In Puritan America, a married woman’s illicit affair with a minister landed her in jail. After her release, Hester Prynne was sentenced to forever wear a big red “A” on her dress. 

Nearly 375 years later, the U.S. continues to be scandalized, tantalized and perplexed by sex, especially about sex offenders. Tough on crime, we’re still struggling to learn: 

  • Why domestic violence and incest are so under-reported by victims? 
  • Why most people think every sexual offender is a serial rapist? 
  • Why, even among therapists, many continue to believe sex-offenders to be untreatable? 
  • Why supervision after offenders’ release tends to-wards punitive rather than restorative? 

It’s time to bring the subject of sex crime out of the dark ages, time to help victims shed the shame and trauma of their experience. It’s also time to allow offenders an opportunity to show they can change, make amends and start to earn back trust and acceptance from society.

Eclipse Thinking

Eclipse Thinking

At ground zero during the total solar eclipse this week, a thought crossed my mind that lit up an otherwise darkened political and cultural landscape. At the moment of totality - when the moon fully covered the sun - the world as we knew it was rendered in a very different light. The flowers and animals - perhaps all living things - noticed that things were different. The awareness of that landscape- though devoid of it's normal texture and color - helped to reduce the black and white thinking for a minute or two.

At totality, people's minds shifted away from difference. Under the spell of nature, we became united in awe and wonder. We went a little bit pagan, feeling humbled by the magnificence and the magnitude of our solar system. Our squabbles quieted in concert with a hush that fell everywhere. The birds and bees landed and watched. The flowers blinked too, wondering whether this day would return and sustain them.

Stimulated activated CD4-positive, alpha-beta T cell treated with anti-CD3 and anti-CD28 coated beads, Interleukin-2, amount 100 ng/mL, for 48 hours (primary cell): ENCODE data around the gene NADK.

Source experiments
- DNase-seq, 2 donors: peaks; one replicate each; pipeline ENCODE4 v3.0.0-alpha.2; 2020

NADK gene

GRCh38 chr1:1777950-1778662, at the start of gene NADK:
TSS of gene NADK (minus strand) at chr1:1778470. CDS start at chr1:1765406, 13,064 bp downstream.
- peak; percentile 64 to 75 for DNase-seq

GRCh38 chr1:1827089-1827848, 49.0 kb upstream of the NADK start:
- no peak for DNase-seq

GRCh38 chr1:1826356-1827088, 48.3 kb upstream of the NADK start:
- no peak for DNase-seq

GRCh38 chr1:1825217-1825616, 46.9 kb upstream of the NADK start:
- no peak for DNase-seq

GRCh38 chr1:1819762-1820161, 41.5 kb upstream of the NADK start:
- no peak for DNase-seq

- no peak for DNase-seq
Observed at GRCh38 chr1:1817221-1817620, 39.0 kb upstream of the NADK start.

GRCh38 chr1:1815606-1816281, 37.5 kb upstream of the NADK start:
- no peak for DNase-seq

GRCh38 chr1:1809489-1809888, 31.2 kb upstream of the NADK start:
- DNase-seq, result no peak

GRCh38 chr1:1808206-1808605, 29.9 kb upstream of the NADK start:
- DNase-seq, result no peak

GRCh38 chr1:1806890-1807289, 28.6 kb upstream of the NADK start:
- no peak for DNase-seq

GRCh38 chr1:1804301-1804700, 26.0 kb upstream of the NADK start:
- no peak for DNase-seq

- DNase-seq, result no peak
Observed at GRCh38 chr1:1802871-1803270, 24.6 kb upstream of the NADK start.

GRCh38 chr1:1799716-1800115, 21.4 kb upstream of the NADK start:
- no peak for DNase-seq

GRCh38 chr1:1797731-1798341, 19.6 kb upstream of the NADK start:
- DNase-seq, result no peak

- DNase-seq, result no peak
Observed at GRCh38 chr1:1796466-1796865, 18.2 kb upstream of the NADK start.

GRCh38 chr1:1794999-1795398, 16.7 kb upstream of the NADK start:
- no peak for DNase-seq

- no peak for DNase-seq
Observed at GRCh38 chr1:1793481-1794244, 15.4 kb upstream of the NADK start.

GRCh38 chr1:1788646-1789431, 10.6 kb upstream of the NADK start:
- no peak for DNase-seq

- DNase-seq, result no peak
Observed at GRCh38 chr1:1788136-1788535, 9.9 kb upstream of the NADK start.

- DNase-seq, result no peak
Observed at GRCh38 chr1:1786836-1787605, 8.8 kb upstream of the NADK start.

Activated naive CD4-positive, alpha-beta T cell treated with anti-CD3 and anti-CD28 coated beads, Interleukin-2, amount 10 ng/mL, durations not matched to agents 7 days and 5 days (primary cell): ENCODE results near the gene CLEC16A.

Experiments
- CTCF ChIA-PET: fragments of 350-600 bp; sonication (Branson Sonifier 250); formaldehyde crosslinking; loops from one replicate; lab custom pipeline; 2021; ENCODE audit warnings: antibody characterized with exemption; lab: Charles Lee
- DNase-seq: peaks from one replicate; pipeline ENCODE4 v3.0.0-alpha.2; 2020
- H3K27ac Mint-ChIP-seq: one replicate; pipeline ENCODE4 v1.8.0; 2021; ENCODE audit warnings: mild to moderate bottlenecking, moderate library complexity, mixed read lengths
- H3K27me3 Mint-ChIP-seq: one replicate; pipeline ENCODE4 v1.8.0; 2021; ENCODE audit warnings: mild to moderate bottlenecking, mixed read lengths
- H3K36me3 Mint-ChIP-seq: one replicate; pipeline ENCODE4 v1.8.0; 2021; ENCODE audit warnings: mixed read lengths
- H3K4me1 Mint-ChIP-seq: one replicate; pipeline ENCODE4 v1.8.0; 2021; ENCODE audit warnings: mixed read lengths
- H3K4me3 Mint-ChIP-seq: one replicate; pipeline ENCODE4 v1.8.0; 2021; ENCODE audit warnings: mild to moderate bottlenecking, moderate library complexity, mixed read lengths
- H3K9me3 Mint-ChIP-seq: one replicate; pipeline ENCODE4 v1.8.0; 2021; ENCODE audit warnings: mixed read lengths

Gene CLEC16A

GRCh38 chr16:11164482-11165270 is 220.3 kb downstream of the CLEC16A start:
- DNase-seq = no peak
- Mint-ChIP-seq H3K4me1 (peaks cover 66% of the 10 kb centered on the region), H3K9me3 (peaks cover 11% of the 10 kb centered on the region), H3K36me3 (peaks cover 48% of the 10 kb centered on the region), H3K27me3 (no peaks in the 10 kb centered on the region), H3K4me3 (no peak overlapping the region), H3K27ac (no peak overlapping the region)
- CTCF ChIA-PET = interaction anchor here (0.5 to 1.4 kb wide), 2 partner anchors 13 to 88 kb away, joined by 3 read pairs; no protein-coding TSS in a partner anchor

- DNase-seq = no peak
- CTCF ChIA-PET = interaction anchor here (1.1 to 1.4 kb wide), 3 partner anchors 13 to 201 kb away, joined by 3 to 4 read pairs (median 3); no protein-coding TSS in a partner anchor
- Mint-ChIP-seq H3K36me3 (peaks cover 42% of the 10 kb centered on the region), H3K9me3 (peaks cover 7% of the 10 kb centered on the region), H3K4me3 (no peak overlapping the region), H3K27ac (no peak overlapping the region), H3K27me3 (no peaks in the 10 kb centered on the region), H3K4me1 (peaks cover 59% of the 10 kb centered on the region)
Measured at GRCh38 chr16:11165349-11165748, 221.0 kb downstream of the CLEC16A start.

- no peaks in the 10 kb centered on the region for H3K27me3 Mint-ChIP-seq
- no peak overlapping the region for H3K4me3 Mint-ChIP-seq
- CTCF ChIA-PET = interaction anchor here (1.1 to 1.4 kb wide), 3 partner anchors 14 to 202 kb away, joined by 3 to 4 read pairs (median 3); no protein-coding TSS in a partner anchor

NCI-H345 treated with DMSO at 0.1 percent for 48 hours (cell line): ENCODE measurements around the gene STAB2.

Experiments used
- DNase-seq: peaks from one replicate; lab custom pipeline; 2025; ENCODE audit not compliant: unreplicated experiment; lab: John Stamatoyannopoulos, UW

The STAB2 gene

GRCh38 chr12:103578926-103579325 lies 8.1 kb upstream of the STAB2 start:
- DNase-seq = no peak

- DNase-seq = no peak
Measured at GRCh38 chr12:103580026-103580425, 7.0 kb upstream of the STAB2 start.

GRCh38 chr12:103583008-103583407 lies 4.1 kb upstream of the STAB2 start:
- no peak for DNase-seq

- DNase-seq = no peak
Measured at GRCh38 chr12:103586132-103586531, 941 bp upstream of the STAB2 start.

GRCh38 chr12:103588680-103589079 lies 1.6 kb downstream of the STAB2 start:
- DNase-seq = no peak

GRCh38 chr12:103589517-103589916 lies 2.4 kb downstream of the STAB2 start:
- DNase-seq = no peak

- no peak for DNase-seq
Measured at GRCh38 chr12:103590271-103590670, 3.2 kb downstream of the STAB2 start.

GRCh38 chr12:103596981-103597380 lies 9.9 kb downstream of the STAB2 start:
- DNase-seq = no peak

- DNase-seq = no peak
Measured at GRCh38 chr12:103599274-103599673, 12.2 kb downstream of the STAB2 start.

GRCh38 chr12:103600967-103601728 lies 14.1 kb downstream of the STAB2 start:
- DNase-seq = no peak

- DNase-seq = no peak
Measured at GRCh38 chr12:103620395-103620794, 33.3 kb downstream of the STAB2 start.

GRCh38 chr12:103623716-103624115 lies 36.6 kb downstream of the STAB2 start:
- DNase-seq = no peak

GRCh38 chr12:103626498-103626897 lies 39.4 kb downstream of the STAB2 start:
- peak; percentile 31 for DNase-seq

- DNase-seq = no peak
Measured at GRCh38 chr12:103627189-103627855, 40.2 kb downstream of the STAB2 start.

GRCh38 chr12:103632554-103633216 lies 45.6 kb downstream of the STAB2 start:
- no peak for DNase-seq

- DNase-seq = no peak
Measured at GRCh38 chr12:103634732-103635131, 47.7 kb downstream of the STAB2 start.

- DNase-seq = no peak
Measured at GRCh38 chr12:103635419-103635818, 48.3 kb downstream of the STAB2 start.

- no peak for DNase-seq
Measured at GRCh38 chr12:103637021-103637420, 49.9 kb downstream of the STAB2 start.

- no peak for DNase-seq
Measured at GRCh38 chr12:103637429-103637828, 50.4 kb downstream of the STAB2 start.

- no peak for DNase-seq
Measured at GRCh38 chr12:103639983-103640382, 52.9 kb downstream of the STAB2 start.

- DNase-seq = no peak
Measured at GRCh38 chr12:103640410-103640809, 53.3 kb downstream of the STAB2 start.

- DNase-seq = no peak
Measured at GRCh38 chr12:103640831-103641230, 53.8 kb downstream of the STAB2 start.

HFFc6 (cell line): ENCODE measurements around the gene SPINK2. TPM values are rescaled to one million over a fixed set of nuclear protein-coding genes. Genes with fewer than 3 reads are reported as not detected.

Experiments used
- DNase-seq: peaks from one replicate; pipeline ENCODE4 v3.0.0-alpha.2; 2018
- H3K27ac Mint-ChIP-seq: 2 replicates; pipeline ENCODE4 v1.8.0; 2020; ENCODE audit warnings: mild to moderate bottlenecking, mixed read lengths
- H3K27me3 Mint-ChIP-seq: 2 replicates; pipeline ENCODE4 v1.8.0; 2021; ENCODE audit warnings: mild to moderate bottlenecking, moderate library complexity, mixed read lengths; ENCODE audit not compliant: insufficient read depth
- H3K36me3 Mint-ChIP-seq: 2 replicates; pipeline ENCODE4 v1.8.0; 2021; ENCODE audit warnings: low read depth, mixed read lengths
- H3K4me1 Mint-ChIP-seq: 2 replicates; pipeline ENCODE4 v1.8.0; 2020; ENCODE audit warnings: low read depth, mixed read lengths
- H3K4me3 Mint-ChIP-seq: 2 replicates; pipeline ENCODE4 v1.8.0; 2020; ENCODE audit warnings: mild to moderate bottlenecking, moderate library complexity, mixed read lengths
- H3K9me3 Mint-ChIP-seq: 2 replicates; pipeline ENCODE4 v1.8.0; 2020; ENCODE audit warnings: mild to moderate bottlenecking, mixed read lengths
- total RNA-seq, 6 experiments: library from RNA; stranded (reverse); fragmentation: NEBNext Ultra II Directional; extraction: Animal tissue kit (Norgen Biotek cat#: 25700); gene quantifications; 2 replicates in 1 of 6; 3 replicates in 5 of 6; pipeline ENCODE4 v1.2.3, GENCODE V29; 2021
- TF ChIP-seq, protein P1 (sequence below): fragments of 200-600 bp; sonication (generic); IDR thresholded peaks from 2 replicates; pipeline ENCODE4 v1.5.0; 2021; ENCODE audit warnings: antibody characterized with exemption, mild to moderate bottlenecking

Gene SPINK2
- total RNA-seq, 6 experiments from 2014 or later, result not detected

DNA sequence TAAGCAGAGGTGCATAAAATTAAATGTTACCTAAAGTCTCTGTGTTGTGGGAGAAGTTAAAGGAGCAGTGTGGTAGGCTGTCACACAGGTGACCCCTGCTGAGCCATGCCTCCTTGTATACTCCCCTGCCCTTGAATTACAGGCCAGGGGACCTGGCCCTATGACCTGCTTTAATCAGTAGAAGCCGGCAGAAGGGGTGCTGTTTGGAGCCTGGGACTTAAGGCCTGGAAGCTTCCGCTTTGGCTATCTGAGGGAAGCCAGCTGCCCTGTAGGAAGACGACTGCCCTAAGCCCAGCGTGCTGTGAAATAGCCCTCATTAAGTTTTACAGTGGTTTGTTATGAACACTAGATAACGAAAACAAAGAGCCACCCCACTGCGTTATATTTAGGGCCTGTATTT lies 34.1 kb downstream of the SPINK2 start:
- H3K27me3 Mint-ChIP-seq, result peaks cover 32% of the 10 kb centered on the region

The awareness humanity may have gained dissolved quickly, though. As soon as the light returned, before the moon had moved out of the sun's way, traffic quickly jammed the arteries of highways leading back to life as usual, impatience and hatred returning as quickly as it had left. A friend shook her head and muttered..."It's lunacy," and then she laughed, realizing the pun she had made and its application to our activity as a species.

The book we've written about sex offenders may, hopefully, create an eclipse as well. The sun comes up each day on the landscape of punishment and corrections. Along comes a book that temporarily draws ones focus to another way of viewing treatment and community support for sex offenders. But like the aftermath of a solar eclipse, what residue remains when the book is finished? How do we take the new awareness afforded by an eclipse into the reality of "normal" life? How can we measure the emotional or psychological impact of surprising natural events - or an illuminating book? And how might we commit to retaining a bit of wonder and humility as the world quickly returns to the light of old habits?

The Wedding of Marilyn Callahan and Fred Welsh

The Wedding of Marilyn Callahan and Fred Welsh

Post Prison Supervision - New Tactics Yielding Better Results

Post Prison Supervision - New Tactics Yielding Better Results